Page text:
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The Non-Designer's Photoshop Book: Select & Transform

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Robin Williams and John Tollett show you how to work with selection tools and transform commands in Photoshop so you can modify images in almost unlimited ways.
This chapter is from the book

This chapter is from the book

In Photoshop, you’ll find yourself doing two things over and over again. The first is selecting elements to modify them. Photoshop provides many different ways to select images or parts of images, and how you select an item can determine what you can do with it. The second is transforming elements. The transform commands in Photoshop—scale, rotate, skew, distort, perspective, warp, and flip—enable you to modify images in almost unlimited ways.

Experiment with selecting and cropping in this chapter. Photoshop can only undo that very last thing you did, so work on a photo you don’t care about. If you don’t save your changes to the image, you can always “Revert” to the original image from the File menu. Or, to preserve the original, you can also make a copy of the file you want to work on (and in Chapter 7 you’ll learn how the History panel provides the equivalent of multiple undos).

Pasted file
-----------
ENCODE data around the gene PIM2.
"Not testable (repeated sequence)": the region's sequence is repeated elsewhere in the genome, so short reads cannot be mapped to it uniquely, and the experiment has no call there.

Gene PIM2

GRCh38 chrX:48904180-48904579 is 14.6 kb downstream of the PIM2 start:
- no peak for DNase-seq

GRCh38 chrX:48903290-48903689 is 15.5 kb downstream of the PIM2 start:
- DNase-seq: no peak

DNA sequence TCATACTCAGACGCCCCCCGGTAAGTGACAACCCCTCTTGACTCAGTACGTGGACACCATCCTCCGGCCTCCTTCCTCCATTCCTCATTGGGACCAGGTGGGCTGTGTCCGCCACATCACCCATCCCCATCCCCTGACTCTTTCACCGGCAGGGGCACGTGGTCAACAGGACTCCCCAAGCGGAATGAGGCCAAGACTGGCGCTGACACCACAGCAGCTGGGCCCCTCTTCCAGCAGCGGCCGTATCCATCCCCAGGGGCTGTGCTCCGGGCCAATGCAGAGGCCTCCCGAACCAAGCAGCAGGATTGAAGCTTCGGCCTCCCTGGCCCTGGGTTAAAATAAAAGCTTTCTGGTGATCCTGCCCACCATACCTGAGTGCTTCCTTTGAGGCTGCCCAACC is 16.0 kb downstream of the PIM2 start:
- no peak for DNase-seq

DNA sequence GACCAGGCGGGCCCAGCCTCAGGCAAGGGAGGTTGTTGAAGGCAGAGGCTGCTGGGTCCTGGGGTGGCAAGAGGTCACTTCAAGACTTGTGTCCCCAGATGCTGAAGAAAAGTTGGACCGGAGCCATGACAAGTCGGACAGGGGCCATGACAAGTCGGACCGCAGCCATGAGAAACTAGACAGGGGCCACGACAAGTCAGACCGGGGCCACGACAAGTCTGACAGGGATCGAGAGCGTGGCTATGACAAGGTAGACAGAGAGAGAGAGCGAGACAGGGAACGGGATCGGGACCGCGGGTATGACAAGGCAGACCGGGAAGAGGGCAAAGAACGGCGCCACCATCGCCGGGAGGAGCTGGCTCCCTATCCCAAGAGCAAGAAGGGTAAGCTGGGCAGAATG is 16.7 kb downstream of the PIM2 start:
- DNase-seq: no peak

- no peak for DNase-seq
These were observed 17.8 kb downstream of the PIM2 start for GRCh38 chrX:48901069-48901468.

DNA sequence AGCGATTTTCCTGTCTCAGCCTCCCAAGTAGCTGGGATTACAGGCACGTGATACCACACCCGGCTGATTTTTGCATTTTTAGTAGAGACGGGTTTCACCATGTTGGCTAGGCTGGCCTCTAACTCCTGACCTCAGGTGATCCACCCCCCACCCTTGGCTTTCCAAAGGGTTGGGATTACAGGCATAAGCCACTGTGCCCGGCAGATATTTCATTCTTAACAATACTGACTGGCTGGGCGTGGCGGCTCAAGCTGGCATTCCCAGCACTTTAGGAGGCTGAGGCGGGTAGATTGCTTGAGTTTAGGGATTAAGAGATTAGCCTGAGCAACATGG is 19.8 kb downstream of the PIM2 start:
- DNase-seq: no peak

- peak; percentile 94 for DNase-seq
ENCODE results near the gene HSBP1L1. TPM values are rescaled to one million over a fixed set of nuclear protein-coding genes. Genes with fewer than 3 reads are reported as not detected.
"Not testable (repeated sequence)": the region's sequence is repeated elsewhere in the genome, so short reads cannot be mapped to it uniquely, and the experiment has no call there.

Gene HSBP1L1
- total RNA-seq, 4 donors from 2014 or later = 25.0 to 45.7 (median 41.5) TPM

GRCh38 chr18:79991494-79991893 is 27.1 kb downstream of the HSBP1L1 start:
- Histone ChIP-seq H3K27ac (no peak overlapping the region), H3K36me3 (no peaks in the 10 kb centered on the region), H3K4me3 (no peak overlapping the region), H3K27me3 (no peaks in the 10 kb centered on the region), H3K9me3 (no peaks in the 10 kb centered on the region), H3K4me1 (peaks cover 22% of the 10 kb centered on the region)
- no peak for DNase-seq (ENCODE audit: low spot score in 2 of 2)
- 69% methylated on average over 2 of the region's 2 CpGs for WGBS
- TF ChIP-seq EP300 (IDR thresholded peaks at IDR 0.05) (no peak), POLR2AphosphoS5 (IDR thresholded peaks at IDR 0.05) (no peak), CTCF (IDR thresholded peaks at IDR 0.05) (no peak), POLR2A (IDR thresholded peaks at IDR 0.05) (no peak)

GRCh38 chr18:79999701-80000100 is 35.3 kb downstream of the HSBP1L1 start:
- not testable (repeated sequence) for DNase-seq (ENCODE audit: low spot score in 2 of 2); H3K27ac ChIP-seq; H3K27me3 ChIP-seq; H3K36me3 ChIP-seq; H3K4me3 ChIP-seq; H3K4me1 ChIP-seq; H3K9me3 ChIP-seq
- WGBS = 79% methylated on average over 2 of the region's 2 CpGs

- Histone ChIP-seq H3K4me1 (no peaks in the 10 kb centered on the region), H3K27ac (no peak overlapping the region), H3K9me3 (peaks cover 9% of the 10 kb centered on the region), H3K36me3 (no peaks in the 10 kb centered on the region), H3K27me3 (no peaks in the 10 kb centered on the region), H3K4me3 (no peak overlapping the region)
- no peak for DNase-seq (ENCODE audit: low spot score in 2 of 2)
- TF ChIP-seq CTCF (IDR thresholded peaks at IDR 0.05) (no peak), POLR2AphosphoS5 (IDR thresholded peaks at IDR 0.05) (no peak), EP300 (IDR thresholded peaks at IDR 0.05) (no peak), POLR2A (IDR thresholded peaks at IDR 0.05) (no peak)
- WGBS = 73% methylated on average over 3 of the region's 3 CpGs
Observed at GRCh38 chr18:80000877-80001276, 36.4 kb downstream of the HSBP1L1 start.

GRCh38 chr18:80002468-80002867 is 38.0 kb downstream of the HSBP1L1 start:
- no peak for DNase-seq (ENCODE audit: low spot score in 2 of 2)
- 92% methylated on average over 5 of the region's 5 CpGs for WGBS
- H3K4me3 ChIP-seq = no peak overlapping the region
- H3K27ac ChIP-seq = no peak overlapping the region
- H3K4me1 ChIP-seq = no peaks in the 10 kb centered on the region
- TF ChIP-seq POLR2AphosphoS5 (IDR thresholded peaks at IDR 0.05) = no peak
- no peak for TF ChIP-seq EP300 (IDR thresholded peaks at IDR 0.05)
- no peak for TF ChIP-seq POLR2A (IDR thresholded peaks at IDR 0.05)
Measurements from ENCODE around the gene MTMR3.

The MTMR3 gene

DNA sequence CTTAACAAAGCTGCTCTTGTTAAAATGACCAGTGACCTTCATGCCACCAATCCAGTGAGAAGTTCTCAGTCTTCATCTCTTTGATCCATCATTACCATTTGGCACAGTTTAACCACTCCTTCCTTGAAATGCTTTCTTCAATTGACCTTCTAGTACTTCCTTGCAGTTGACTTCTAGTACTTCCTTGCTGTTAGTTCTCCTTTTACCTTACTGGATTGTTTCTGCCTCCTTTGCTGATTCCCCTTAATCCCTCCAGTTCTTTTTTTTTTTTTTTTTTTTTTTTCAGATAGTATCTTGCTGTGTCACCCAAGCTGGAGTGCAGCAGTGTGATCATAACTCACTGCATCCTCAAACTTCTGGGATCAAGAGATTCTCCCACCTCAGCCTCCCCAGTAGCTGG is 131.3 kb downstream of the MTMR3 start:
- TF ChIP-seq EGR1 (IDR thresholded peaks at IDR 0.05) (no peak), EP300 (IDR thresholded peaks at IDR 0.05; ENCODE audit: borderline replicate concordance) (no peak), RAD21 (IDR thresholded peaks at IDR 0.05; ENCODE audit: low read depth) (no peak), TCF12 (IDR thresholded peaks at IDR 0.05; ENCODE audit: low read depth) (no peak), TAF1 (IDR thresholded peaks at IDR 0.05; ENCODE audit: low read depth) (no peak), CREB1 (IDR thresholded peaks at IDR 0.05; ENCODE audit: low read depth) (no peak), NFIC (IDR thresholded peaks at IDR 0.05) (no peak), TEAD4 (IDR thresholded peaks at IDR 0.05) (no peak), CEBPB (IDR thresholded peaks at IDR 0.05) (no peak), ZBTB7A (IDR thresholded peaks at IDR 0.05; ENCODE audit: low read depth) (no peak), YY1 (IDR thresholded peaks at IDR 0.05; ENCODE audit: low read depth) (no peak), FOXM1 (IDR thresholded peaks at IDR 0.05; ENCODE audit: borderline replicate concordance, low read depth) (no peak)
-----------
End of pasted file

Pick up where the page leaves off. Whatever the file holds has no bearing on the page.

Selection tools

Shown below are the four main selection tools (and their variants) in the Tools panel: the Marquee tools, the Lasso tools, and the Quick Selection tools. To display the pop-up menus of the hidden tools, press (don’t click) or right-click on tool icons that have a small triangle in the bottom-right corner.

We include the Crop tool as a selection tool because it selects parts of an image, then transforms it. (The Slice tools hidden beneath the Crop tool are used to slice images apart for web pages, a specialized feature we don’t cover in this book.)


The Pen tool is an important selection tool because you can use it to draw paths around elements, then convert those paths to selections that you can save and edit endlessly. See pages 80–81.

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